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26 June, 2013
African-American Painting
The struggle to create art is never an easy one. The struggle to create art and thereby make a name for oneself is even more difficult. The struggle to create art and thereby make a name for oneself, as an African-American artist is an effort that would seem to be almost overwhelming. Yet, during this century, quite a surprising number have done just that. The list is impressive though some of these may not be household names, even in the black community. They include South Carolina artist, William Johnson, Pennsylvania artist Horace Pippin, Jacob Lawrence from New York City, Malvin Johnson from North Carolina, Lois Mailou Jones from Boston, and Romare Bearden, also from New York City.

The list is diverse. They span an entire generation, and in terms of style they often have little in common. What they do bear in common is a single-minded devotion to their African heritage in terms of theme and content of their work. Often too, the other side of the hyphen comes into play as these artist have drawn from the dark chronicles of their American slave heritage as well. Though their painting styles usually have some African influence, they just as often employ the Avant-garde styles such Synthetic Cubism, Abstraction, mixed-media collage, and even folk art. Historic African-American figures from the past are often a dominant theme. Jacob Lawrence, for instance, devoted most of his career to exploring the lives of American heroes such as Harriet Tubman and Frederick Douglas.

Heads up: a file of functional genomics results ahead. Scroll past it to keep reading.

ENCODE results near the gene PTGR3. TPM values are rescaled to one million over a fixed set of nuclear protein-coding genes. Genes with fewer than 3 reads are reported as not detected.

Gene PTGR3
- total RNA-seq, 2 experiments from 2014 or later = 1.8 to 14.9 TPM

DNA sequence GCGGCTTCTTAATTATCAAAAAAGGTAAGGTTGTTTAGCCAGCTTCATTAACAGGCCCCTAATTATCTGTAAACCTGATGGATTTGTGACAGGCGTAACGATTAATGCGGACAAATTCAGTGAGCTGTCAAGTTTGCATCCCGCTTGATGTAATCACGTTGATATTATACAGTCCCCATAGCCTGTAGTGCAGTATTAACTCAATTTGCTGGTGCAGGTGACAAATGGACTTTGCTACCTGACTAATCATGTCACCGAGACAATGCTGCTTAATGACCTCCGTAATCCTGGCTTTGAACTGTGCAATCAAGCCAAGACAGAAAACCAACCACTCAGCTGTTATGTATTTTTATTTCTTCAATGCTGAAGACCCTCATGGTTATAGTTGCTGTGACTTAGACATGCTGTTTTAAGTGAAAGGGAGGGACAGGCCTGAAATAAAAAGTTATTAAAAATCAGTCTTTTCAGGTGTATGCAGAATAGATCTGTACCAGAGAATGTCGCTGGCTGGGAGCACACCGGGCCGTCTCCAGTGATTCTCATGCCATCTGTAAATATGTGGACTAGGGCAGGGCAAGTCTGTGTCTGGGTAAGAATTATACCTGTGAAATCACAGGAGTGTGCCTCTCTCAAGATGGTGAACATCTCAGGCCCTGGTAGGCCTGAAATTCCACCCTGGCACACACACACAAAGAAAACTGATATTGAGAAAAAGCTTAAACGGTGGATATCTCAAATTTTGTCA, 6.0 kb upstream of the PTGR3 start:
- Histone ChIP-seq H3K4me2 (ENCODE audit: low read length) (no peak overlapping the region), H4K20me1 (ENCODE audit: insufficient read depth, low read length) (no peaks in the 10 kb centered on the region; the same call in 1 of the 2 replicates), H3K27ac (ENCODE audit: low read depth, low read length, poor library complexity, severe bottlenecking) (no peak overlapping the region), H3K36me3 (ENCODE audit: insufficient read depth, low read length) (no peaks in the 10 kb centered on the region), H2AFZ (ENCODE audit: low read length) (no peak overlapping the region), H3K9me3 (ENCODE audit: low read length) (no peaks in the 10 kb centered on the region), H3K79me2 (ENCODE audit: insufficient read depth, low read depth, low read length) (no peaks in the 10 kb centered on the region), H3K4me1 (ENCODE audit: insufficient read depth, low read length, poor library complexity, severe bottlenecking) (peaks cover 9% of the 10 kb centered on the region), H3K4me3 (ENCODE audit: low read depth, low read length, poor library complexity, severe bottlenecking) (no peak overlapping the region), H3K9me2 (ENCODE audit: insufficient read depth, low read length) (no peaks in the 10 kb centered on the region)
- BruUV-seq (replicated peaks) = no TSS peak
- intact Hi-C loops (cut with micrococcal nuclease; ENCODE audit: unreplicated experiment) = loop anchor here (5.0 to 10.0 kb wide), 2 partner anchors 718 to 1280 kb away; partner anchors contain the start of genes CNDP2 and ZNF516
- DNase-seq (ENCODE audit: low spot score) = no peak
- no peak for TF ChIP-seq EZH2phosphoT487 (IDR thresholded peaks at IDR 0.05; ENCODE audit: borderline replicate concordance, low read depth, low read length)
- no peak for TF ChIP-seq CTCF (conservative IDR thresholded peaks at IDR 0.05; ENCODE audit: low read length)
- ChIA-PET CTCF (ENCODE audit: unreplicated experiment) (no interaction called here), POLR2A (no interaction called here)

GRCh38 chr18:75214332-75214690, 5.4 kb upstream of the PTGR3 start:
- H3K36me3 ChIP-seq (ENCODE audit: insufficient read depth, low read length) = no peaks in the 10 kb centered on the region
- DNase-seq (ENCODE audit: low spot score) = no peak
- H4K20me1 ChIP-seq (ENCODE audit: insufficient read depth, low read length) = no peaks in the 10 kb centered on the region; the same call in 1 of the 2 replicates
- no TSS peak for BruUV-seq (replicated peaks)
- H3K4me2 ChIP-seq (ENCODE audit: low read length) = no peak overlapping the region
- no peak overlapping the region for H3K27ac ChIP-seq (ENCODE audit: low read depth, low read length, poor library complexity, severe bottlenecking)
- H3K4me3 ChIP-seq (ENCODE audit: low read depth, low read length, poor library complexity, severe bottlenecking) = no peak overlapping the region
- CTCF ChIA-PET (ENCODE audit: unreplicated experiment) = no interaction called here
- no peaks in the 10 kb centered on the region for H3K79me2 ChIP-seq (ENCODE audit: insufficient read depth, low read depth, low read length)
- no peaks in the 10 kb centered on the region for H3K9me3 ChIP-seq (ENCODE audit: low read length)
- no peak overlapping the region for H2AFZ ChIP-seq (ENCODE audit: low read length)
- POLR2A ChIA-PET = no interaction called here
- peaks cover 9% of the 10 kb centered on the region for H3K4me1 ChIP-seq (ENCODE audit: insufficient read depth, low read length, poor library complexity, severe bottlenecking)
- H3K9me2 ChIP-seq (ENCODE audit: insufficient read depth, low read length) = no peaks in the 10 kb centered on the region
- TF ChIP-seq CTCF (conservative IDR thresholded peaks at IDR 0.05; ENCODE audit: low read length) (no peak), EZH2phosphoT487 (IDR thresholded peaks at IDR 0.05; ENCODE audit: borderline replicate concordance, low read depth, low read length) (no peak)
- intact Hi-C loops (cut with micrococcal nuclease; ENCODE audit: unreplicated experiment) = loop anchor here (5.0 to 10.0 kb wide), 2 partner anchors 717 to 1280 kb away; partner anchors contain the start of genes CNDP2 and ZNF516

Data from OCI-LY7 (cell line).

Given the nature of their background and subject matter, African-American art is often dark with elements of violence and anger. Malvin Johnson's work in dealing with Harlem street life has this quality. Pippin's work on the other hand is folksy, warm, simple, and optimistic. Lois Mailou Jones' work, while African in subject matter, has somewhat the look of upbeat Pop Art. Romare Bearden's work in mixed-media collage comes very close to cubist abstraction in his exploration of African-American Christian rituals. And in his handling of themes such as black migration from the farms to the cities during the early part of this century, William Johnson was strongly influenced by his studies in Paris and Picasso's Synthetic Cubism. Indeed, many of these artists, like their white counterparts, studied and thrived in Paris, in an atmosphere, often more accepting of their work than what they found when they returned to this country.

Contributed by Lane, Jim
28 July 1998

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